Improvement funds, search for a new chief puts District on fast track
By Chris Levister –
San Bernardino City Unified Schools has, by many indicators, benefited from the harsh spotlight surrounding its academic struggles. Deemed among the state’s worst in 2010, the district is in ‘program improvement’, a federal program for failing schools that do not meet set growth targets for two years in a row.
But with a state funding boost and search for a new superintendent underway, the District is on a fast track to reform. “This is a time of great challenge, but also great opportunity,” says School Board President, Danny Tillman.
Last August the State Board of Education awarded the District $57.6 million in School Improvement Grants (SIG) geared to boost student learning at 11 campuses previously identified as low achieving. The funding is the largest block of money awarded to a single California school district.
“This funding puts the District in an enviable position to support, and turn around low-performing schools, so that the success of the few becomes the success of many,” said Tillman.
The District is counting on the money to fund state-mandated transformation plans at Davidson and Rio Vista Elementary Schools and Arroyo Valley, Pacific, and San Gorgonio High Schools.
The funding will also go to schools that are using the turnaround model, Barton, Hunt, Marshall, and Wilson Elementary Schools and Serrano and Shandin Hills Middle Schools.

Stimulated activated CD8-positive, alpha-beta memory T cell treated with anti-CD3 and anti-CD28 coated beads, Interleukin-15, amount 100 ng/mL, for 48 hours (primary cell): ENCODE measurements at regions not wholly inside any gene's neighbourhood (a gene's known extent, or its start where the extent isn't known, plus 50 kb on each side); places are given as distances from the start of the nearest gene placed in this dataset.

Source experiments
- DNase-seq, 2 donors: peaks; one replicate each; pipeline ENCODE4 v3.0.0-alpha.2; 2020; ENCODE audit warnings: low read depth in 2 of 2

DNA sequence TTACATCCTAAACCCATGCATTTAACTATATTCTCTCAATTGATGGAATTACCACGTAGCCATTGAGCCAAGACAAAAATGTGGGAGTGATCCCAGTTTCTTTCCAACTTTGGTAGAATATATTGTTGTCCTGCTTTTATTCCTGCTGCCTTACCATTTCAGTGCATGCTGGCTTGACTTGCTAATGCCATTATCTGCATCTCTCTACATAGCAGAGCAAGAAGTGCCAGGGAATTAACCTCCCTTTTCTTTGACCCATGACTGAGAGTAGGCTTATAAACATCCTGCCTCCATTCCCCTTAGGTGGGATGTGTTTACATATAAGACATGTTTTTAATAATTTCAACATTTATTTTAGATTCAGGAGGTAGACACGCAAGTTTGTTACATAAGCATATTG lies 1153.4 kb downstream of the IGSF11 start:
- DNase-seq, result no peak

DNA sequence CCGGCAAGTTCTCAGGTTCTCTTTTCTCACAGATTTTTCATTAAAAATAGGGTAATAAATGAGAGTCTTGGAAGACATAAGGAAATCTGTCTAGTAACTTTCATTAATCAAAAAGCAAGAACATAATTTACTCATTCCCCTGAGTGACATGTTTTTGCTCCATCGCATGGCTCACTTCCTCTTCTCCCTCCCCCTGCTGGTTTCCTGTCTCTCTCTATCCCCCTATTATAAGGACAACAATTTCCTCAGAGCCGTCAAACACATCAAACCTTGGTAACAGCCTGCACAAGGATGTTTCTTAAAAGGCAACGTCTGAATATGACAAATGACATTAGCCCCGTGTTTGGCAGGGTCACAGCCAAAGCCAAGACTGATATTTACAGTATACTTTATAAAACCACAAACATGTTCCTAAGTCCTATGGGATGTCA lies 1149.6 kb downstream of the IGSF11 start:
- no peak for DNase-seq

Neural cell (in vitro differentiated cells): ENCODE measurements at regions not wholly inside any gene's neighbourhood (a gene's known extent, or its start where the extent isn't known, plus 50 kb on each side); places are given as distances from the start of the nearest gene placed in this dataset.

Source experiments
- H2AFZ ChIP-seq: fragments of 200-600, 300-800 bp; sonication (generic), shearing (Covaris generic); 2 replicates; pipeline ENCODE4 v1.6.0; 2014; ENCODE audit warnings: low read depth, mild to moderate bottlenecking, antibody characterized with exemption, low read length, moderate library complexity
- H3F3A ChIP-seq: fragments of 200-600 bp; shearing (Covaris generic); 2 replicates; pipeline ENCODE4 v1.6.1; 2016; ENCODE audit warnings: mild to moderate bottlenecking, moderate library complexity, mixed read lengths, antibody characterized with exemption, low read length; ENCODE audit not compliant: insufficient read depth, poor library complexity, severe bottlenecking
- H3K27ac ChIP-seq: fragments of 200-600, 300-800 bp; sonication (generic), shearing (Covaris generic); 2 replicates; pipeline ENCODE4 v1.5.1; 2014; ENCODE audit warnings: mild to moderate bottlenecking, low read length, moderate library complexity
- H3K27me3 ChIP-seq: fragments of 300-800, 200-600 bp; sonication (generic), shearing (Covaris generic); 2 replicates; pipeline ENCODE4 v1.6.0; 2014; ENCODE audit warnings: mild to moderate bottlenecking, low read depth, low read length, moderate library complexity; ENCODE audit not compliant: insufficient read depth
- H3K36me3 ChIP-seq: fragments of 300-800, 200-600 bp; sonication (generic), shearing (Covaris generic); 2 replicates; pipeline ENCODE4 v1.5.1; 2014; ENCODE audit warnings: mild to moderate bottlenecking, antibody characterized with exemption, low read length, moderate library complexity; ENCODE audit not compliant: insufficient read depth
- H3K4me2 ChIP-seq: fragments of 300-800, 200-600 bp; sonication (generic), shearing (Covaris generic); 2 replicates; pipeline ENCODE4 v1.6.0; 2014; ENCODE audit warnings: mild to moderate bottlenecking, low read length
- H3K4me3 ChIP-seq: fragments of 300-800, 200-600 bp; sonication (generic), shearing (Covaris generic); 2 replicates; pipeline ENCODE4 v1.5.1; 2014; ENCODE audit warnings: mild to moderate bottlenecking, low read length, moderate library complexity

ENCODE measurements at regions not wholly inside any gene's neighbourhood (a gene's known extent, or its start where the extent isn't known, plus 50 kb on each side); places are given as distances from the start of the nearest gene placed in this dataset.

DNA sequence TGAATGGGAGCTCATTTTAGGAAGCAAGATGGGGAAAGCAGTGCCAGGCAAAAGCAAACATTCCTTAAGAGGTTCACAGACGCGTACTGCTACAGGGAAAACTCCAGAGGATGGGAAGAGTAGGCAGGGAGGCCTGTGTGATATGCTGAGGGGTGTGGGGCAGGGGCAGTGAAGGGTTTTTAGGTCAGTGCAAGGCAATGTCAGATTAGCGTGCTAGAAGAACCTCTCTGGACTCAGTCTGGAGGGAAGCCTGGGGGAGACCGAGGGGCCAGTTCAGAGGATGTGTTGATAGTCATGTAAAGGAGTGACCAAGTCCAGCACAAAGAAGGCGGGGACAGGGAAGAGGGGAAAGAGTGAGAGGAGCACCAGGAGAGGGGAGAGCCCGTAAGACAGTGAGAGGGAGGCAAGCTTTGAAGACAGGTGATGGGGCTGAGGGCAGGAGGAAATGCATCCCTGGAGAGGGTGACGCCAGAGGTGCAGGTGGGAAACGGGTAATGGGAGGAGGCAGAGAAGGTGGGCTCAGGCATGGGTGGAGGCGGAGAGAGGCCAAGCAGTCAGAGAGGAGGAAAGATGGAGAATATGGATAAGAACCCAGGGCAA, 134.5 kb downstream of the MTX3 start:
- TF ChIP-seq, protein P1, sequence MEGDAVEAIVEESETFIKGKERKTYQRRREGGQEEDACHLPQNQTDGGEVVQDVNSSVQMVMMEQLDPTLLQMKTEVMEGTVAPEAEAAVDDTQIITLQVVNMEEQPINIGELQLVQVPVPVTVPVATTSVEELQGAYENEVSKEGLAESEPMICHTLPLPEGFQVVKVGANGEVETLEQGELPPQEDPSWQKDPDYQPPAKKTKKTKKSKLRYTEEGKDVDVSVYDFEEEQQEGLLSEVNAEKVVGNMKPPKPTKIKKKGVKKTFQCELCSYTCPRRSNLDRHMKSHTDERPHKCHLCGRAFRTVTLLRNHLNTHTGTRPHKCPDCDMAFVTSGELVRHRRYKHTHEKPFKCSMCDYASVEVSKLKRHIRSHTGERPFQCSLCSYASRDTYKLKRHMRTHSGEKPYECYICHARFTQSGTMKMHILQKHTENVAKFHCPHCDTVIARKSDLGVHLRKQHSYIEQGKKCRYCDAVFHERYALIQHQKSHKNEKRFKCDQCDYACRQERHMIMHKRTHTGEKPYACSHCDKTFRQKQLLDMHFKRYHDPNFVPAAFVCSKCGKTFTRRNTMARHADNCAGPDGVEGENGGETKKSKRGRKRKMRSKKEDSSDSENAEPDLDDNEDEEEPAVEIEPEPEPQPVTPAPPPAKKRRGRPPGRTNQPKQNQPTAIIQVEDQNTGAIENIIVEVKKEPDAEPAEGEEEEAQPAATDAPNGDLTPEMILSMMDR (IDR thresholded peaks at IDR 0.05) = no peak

The changes will result in a new organizational structure for the schools, increased flexibility for the curriculum and will open the door for more creative approaches to learning, said Tillman.
Every student not at grade level will have an individualized learning plan, so no students will languish unattended simply by going from grade to grade with below-basic skills.
The District looked at student performance data—the API and the AYP, the benchmark assessments—leadership of its low performing schools— such as how long has the principal been there, their track record and what professional development has occurred at that site.
Staff looked at the capacity of teachers to enact reforms at each site, the culture and climate of the school, parent complaints, suspension rates and other data.
The school’s turnaround strategy also calls for increased outreach and counseling for families, a community counseling center to help with mental health issues, nighttime family literacy classes, and more.
Tillman says holding town hall meetings to discuss the reforms, was beneficial because it opened up an important dialogue with parents and community groups. “Turning around low-performing schools is not rocket science, but it is hard, hard work,” he said.
“It’s not foreign to us to do evaluations of our schools and make changes. We’ve been doing it since I’ve been on the board, for 16 years.”
Tillman thinks labeling schools as the state’s “worst-performing” did more harm than good.
“If you’re really concerned about closing the achievement gap, and if you’re really concerned about providing the best resources at the schools with the most challenges, then the political overtones could not have hurt that process more.”